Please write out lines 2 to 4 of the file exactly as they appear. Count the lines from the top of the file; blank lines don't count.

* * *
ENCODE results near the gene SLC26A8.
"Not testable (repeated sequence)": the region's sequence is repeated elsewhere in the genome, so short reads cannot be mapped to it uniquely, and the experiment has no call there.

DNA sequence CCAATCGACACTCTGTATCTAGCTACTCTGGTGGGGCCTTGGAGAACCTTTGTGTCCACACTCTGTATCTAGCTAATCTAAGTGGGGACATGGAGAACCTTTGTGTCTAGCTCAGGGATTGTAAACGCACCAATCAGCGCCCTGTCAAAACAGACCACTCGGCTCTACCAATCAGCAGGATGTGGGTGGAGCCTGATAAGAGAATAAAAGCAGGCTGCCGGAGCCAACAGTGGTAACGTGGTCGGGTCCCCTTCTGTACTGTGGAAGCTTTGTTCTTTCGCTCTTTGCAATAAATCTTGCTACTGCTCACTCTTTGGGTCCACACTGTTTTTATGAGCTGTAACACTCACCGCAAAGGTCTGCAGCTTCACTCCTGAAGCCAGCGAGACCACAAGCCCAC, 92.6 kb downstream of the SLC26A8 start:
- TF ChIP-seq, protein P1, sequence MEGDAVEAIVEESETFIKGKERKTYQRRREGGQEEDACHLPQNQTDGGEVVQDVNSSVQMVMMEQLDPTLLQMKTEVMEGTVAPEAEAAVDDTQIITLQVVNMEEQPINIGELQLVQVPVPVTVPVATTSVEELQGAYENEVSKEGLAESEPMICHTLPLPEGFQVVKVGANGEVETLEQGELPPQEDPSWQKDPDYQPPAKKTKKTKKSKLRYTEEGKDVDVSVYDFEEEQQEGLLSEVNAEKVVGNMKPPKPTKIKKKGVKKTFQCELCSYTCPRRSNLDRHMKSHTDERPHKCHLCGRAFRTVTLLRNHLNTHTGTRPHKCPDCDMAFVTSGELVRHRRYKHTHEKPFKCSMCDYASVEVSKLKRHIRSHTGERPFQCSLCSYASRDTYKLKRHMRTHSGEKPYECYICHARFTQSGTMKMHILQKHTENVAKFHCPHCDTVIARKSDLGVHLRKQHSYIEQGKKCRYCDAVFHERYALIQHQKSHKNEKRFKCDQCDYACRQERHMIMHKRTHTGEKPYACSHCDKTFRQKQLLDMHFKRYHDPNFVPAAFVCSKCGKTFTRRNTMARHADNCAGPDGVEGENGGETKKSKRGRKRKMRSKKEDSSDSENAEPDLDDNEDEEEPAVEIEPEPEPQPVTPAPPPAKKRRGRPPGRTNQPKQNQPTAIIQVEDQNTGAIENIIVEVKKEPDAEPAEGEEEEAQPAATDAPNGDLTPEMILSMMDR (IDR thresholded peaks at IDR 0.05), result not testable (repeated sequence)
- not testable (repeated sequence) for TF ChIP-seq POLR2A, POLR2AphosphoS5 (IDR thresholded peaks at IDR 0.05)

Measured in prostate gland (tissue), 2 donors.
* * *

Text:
"Not testable (repeated sequence)": the region's sequence is repeated elsewhere in the genome, so short reads cannot be mapped to it uniquely, and the experiment has no call there.

DNA sequence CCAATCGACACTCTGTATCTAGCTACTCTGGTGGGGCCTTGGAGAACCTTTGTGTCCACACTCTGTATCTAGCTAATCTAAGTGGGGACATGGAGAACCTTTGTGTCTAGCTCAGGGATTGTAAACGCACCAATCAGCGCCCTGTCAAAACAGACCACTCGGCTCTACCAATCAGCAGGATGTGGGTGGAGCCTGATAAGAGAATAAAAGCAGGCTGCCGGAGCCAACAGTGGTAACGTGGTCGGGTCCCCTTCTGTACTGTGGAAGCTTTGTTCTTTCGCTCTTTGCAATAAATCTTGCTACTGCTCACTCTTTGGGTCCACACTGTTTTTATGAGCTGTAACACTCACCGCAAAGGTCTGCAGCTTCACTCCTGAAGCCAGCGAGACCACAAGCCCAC, 92.6 kb downstream of the SLC26A8 start:
- TF ChIP-seq, protein P1, sequence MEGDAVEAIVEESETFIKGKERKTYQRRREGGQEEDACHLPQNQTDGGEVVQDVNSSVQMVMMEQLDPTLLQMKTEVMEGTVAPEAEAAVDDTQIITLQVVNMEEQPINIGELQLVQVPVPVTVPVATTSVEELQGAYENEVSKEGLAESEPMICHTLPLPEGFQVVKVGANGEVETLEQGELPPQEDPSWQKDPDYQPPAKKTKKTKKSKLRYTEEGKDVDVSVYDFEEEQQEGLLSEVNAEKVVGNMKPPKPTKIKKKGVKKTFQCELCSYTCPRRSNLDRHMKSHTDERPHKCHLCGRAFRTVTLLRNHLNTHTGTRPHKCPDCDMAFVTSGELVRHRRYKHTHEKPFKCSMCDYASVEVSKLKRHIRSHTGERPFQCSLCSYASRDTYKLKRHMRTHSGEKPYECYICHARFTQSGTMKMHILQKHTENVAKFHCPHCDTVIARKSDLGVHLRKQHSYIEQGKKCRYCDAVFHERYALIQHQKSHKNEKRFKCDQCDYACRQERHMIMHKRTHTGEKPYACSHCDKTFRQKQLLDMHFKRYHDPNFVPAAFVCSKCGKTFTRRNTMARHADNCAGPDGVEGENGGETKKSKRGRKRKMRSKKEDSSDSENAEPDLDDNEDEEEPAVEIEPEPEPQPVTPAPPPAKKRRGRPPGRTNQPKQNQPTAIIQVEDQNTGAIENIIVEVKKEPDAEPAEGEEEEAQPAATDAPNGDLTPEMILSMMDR (IDR thresholded peaks at IDR 0.05), result not testable (repeated sequence)